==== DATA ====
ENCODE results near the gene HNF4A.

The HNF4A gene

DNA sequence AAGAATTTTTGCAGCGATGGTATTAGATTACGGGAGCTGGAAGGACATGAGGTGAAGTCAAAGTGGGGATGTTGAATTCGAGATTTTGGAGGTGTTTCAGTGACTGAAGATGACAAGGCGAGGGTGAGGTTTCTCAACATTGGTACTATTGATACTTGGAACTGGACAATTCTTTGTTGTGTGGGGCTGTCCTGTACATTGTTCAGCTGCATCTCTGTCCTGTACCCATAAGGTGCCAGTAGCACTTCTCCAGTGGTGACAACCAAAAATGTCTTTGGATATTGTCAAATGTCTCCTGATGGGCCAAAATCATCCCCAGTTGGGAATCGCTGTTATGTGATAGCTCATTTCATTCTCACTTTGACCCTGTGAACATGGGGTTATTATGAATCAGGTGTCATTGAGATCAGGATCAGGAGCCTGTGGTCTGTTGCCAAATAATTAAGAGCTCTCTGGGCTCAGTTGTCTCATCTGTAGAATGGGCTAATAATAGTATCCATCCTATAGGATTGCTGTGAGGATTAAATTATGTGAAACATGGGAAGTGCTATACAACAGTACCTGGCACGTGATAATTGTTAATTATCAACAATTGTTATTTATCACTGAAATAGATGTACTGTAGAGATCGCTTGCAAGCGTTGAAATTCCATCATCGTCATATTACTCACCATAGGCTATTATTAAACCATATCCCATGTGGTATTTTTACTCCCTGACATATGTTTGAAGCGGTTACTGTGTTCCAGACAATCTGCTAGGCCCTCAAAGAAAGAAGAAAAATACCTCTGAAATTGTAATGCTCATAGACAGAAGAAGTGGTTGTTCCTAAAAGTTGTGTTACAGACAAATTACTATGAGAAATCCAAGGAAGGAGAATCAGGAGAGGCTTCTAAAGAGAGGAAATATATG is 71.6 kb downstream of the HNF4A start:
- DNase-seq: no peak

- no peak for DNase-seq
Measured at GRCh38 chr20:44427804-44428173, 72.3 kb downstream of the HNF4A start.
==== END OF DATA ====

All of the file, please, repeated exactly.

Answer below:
ENCODE results near the gene HNF4A.

The HNF4A gene

DNA sequence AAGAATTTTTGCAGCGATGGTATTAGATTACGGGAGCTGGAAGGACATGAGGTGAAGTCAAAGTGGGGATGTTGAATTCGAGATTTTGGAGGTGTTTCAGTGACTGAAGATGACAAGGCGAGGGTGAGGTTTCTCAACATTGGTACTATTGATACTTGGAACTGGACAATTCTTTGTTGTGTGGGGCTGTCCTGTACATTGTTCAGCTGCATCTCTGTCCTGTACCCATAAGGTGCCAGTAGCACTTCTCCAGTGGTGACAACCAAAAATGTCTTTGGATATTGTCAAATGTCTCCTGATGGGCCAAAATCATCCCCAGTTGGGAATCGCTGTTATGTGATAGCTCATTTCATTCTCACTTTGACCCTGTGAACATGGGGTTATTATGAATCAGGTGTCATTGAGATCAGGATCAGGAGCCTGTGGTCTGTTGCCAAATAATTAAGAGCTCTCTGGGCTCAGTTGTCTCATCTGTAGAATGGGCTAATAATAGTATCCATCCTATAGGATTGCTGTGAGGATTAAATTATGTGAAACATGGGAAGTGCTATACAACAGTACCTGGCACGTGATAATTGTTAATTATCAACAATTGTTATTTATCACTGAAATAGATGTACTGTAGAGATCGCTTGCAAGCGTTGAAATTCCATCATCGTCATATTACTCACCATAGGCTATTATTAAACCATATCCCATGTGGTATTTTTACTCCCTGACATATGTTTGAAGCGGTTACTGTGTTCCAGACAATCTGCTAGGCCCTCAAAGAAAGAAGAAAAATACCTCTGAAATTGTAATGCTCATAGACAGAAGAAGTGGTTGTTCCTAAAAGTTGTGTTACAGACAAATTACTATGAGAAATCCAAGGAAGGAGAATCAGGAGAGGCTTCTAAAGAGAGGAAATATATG is 71.6 kb downstream of the HNF4A start:
- DNase-seq: no peak

- no peak for DNase-seq
Measured at GRCh38 chr20:44427804-44428173, 72.3 kb downstream of the HNF4A start.